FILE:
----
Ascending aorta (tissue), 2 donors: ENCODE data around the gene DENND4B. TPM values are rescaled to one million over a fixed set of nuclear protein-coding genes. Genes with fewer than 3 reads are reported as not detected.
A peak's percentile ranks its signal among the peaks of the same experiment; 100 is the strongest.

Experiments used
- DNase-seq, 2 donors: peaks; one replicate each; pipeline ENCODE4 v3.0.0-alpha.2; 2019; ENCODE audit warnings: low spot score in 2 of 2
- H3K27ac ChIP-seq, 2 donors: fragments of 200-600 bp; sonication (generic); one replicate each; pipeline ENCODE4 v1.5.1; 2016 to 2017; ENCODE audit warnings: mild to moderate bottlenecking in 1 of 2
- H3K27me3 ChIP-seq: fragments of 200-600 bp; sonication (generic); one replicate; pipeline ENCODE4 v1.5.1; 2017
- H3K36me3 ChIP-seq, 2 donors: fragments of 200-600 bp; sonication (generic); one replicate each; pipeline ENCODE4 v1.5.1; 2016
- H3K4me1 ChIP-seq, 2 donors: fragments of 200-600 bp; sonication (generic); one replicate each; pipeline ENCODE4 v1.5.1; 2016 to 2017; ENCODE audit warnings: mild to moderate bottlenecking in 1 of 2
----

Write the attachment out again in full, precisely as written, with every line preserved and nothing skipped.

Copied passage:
Ascending aorta (tissue), 2 donors: ENCODE data around the gene DENND4B. TPM values are rescaled to one million over a fixed set of nuclear protein-coding genes. Genes with fewer than 3 reads are reported as not detected.
A peak's percentile ranks its signal among the peaks of the same experiment; 100 is the strongest.

Experiments used
- DNase-seq, 2 donors: peaks; one replicate each; pipeline ENCODE4 v3.0.0-alpha.2; 2019; ENCODE audit warnings: low spot score in 2 of 2
- H3K27ac ChIP-seq, 2 donors: fragments of 200-600 bp; sonication (generic); one replicate each; pipeline ENCODE4 v1.5.1; 2016 to 2017; ENCODE audit warnings: mild to moderate bottlenecking in 1 of 2
- H3K27me3 ChIP-seq: fragments of 200-600 bp; sonication (generic); one replicate; pipeline ENCODE4 v1.5.1; 2017
- H3K36me3 ChIP-seq, 2 donors: fragments of 200-600 bp; sonication (generic); one replicate each; pipeline ENCODE4 v1.5.1; 2016
- H3K4me1 ChIP-seq, 2 donors: fragments of 200-600 bp; sonication (generic); one replicate each; pipeline ENCODE4 v1.5.1; 2016 to 2017; ENCODE audit warnings: mild to moderate bottlenecking in 1 of 2